The Secretary of State should recognise ILEA's record on access by mature students to higher education. The White Paper on higher education pays lip service to the importance of attracting back mature students, but the Government do little about it. ILEA has a record second to none in attracting back mature students from working-class and ethnic minority backgrounds, and the Secretary of State should have paid tribute to it. It has an extremely good record on special education. The right hon. Gentleman has given us no evidence that the cuts are practical.
My hon. Friend the Member for Holborn and St. Pancras (Mr. Dobson) said that the cuts were announced two weeks ago. Since then, the Government have completely reversed their policy on ILEA and decided to abolish it. It will be almost impossible to impose the cuts. Even if there was a smooth running organisation to carry out the cuts, there would be great difficulties and hardship. However, the Secretary of State will not have that smooth organisation. He has thrown the organisation into complete turmoil. As ILEA is broken up, almost all the middle ranking officers in the authority will be considering their futures. They will not be sure that they will get jobs with the new borough authorities and they will be tempted to move out of ILEA. There will be great uncertainty. The Secretary of State is imposing two problems on ILEA— the problem of the abolition of the authority and the massive cuts in the first period.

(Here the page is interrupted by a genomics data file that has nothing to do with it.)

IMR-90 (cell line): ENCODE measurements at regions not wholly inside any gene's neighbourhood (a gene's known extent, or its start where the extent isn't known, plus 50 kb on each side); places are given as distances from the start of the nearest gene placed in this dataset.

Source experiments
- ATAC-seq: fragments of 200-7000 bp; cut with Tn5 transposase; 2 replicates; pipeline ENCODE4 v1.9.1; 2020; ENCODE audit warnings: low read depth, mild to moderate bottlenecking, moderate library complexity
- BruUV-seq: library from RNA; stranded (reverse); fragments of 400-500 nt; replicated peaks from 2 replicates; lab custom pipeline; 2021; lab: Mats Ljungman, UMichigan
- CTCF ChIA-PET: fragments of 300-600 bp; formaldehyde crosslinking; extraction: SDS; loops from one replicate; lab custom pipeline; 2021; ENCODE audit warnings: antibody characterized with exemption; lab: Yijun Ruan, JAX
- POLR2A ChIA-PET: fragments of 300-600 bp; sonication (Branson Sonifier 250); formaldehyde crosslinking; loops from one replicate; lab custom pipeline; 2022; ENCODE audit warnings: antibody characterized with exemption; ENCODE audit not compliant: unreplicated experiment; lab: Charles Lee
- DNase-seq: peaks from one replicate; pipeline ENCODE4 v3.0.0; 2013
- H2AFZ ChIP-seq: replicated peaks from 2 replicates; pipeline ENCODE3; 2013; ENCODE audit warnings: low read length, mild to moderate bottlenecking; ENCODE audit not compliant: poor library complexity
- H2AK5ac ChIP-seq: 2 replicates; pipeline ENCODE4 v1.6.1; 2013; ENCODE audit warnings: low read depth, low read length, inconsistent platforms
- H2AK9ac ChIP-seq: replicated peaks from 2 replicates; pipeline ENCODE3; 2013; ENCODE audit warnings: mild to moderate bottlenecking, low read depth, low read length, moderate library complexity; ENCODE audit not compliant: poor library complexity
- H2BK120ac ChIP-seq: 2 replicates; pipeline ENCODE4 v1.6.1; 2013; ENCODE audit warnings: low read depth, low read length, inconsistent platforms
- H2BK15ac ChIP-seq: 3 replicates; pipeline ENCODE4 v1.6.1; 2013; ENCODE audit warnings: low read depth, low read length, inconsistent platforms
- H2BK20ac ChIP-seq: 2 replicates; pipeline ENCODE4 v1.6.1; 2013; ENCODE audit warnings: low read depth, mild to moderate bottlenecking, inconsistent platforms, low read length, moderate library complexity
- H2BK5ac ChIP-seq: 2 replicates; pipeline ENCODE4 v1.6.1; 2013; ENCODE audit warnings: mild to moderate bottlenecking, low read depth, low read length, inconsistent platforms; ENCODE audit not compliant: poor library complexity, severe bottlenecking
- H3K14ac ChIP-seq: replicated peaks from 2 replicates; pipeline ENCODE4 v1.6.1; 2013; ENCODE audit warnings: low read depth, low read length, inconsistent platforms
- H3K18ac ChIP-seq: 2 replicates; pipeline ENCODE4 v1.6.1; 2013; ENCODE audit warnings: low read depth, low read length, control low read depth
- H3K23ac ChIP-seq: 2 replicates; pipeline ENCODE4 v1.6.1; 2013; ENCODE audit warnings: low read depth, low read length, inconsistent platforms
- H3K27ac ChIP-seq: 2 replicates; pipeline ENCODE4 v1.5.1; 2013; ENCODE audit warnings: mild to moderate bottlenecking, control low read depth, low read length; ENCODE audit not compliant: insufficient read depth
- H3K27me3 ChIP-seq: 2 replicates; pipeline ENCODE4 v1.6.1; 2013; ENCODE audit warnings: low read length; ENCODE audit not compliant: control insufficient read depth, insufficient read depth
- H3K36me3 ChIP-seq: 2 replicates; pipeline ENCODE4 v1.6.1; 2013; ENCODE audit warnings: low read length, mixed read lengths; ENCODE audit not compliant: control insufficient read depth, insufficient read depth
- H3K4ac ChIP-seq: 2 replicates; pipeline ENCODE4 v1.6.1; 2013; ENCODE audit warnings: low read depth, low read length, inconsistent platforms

Why on earth did the Secretary of State not take the order back to the Department and say that the Government have created a completely new situation with the proposal to abolish ILEA and that they would have to revise the order? That would have been the only honest thing for the Government to do. However, he is ploughing on with his paranoid hatred of the authority.
We have still not discovered what the Conservatives have against ILEA except that, on the whole, ILEA has been a beacon for good education standards —[Interruption.] It is all very well Conservative Members laughing, but if they visited the schools, they would find high-quality education in the vast majority. Perhaps ILEA should have proceeded with some of its reorganisation of the secondary schools to take account of falling rolls, but on many occasions it was the Government who delayed those logical reorganisations. The Government interfered when ILEA tried to go ahead with proposals for tertiary education. If there is any blame for ILEA being slow to take account of falling rolls, the Secretary of State and his predecessors must share some of the blame.